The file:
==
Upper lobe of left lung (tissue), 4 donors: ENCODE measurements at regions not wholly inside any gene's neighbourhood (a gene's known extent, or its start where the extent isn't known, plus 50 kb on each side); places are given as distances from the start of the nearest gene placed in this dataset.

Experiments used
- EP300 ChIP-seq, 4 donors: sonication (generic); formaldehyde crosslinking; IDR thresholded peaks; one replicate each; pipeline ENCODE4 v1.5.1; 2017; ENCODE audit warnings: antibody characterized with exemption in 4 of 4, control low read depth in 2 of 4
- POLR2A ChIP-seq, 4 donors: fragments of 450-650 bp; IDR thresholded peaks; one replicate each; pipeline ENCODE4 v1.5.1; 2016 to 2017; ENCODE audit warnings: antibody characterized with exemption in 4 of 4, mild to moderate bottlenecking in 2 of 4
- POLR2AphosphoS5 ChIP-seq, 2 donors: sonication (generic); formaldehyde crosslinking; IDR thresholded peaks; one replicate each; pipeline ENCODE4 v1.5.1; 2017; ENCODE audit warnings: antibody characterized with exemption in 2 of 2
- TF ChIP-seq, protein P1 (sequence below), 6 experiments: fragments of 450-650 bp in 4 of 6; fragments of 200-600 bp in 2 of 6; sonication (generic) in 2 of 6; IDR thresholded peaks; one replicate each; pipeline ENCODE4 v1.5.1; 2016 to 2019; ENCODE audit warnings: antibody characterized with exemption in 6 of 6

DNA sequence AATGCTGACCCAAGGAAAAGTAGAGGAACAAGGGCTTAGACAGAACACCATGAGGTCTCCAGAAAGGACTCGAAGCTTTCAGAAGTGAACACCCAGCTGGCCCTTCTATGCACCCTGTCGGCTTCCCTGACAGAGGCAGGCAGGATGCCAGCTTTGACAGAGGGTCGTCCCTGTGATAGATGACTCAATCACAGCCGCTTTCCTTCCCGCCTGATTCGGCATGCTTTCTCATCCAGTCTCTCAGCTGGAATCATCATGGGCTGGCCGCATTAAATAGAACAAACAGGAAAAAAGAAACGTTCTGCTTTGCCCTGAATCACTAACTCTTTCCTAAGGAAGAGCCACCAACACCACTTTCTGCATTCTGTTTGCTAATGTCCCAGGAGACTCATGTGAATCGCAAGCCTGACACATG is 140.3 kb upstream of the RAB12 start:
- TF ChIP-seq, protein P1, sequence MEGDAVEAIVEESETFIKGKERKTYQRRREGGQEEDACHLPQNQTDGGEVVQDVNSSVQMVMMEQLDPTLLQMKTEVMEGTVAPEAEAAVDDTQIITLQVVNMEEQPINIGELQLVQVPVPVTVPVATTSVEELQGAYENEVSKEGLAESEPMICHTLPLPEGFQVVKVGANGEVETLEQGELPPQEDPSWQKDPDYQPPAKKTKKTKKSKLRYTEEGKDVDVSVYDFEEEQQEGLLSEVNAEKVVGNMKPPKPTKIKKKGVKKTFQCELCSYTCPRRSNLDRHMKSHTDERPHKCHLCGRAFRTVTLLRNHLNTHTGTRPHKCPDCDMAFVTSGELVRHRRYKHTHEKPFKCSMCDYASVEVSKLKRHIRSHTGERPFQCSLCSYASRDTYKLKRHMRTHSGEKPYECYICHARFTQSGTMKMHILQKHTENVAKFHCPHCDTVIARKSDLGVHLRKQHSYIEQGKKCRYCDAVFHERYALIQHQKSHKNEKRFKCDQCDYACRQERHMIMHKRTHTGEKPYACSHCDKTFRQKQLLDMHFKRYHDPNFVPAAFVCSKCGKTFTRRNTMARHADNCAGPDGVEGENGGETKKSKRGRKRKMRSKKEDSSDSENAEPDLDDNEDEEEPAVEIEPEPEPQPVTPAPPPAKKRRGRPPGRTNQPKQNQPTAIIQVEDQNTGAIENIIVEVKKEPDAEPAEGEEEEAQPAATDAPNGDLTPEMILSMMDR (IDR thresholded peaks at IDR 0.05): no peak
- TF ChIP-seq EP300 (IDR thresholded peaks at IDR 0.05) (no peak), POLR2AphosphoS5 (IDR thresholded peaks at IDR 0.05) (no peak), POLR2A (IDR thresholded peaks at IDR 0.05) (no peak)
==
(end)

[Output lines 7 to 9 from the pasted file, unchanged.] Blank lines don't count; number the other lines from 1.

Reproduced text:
DNA sequence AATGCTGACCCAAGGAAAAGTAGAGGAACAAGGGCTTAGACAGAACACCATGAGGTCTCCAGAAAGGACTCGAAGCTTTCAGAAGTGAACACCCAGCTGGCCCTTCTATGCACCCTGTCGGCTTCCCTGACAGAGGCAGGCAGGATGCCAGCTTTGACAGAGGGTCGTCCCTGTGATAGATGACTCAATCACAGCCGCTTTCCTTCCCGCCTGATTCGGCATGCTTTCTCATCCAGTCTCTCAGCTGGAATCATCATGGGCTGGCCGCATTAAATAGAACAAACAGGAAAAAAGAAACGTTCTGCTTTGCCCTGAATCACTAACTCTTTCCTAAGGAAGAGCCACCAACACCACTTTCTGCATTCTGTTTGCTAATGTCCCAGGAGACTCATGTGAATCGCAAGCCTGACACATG is 140.3 kb upstream of the RAB12 start:
- TF ChIP-seq, protein P1, sequence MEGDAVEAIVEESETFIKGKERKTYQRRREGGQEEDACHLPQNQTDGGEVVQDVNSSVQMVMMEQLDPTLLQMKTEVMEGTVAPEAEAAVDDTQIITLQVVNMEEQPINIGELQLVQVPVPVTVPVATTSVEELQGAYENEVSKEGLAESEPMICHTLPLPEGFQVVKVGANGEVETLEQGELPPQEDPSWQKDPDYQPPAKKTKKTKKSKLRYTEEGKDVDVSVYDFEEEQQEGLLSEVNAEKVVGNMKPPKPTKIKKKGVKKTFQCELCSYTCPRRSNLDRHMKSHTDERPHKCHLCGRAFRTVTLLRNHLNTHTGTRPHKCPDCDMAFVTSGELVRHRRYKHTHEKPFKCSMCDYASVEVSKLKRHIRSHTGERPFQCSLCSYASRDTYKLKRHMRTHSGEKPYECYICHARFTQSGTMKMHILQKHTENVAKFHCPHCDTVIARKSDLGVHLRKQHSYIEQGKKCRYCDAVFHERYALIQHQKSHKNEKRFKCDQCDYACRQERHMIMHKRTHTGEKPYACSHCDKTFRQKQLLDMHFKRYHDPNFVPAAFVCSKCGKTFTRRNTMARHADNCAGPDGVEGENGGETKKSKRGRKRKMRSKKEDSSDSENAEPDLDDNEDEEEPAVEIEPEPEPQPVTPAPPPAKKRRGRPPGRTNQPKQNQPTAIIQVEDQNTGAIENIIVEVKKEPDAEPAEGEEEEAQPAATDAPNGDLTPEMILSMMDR (IDR thresholded peaks at IDR 0.05): no peak
- TF ChIP-seq EP300 (IDR thresholded peaks at IDR 0.05) (no peak), POLR2AphosphoS5 (IDR thresholded peaks at IDR 0.05) (no peak), POLR2A (IDR thresholded peaks at IDR 0.05) (no peak)